Long story short: the beginning of the year was not awesome for me.
Long story long (aka the situation)
I had recently starting getting help for my OCD, but I was still in the early days of treatment and was just getting in the swing of things. We had decided to move, and we were getting our finances and paperwork sorted to close on our new house while also trying to get out of our current lease. My psychologist wanted me to just “not get worse” before moving. He hesitated to start with cognitive behavioral therapy at a time when a lot of change was happening in my life.
I did start counting my hand washing, though, more as a baseline than to actively try and cut back. It wasn’t good. Like, being in the thirties or forties for the day was “acceptable”–at least I wasn’t over fifty.
And, during all of this drama arrived the pretty much immediate need to start packing up our belongings.
This was about a month or two after we had the great family Strep infection of December 2015. As a result, pretty much everything in the house was or could be “contaminated” with strep. This is a huge part of what drove the hand washing: I would touch a kid’s marker and think, “Oh, I better wash my hands just in case.” A book, a toy, clothes, anything was fair game. I was washing my hands to prevent spreading strep again–because we were moving soon and getting strep would not be okay.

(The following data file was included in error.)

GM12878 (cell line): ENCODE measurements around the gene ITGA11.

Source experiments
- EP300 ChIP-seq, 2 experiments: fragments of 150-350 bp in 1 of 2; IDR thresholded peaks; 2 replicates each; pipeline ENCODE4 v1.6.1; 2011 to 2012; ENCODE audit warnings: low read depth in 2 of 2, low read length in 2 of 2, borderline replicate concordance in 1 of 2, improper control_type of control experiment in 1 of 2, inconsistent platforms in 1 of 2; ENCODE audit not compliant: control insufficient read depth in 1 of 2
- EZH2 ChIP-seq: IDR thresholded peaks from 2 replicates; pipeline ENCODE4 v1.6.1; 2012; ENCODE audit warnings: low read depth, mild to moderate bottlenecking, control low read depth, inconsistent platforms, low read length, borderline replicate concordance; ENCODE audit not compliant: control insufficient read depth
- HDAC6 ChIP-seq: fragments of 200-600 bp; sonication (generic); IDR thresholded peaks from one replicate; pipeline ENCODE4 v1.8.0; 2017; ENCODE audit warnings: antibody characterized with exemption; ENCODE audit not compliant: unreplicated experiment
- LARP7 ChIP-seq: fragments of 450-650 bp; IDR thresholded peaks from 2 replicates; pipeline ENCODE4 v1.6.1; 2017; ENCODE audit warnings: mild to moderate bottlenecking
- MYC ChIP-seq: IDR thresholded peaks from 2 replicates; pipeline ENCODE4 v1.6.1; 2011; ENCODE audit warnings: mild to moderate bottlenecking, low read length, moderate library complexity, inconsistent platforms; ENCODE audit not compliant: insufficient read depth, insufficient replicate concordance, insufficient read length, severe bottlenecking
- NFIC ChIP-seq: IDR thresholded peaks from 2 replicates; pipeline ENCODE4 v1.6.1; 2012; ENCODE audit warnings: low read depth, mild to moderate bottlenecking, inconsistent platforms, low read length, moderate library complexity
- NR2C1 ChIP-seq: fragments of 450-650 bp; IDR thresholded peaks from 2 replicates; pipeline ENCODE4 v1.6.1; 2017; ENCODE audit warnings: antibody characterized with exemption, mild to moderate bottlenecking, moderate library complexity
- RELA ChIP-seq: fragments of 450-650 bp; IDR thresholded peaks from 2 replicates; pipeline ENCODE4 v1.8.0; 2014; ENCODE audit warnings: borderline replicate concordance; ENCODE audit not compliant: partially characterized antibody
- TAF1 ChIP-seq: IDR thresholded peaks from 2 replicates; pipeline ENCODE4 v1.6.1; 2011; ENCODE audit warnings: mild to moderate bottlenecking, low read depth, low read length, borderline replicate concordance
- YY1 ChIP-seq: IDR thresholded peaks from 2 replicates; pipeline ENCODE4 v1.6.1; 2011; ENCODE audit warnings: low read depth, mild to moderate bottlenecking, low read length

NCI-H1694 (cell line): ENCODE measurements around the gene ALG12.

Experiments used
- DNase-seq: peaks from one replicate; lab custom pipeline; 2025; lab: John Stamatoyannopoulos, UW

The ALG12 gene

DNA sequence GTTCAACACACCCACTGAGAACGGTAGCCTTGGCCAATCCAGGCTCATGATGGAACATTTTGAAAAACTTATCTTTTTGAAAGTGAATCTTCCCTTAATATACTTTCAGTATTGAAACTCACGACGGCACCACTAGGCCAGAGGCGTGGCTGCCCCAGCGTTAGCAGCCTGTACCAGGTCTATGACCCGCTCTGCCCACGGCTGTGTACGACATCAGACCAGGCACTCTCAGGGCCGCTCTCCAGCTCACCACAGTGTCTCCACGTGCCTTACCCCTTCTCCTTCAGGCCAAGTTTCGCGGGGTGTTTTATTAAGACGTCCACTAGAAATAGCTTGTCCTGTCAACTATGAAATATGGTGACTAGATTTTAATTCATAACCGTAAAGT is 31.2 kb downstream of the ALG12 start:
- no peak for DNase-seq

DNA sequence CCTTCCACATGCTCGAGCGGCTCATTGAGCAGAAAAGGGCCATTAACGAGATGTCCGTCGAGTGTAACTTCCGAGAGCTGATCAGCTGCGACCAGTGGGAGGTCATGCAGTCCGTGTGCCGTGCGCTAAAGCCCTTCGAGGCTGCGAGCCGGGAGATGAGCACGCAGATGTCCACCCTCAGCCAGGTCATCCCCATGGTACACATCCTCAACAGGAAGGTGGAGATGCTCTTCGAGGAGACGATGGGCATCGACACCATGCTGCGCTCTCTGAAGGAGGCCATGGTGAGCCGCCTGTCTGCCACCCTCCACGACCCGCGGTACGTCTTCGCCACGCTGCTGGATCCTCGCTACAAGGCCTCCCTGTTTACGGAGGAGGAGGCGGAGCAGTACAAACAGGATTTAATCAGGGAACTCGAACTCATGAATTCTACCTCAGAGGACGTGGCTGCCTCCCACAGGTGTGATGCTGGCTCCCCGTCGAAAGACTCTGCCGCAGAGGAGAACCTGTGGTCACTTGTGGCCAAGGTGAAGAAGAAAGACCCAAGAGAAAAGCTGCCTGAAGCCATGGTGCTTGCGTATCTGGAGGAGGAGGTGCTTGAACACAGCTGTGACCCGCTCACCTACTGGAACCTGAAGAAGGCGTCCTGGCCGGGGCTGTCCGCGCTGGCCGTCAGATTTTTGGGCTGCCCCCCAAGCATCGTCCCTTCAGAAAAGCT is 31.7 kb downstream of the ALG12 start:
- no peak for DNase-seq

In an effort to cut back on hand washing without compromising “safety” and hygiene, I kept a box of disposable gloves in the house. I would put on a pair of gloves and pack. Let me tell you, my hands got sweaty really fast, it was hard to tape boxes up with plastic gloves on, and, as a result of both of those facts, I went through quite a few pairs of gloves while packing up our house.
Clothes or shoes that were worn during the strep infection got special treatment with disinfectant spray, were packed in plastic bags, or both.
Unpacking was also a rough process though I don’t remember if I was as intense about using the gloves. Wearing certain “strep” clothes and shoes again came as a challenge from my new doctor and took a lot of will power.
WWBD (What Would Bob DO)?
Now I feel (mostly) comfortable touching the things that came from the “old” house or that I considered to be infected or contaminated. It’s been awhile, so logically I can convince myself that the germs have died. But it was so real at the time, the threat looming with almost every item I touched. Most people probably wouldn’t have even thought about it or would simply have washed or cleaned whatever they know was touched or used during the illness.
But OCD wants certainty. It wants the chances eliminated. It wants safety. But that’s not what life is like, is it?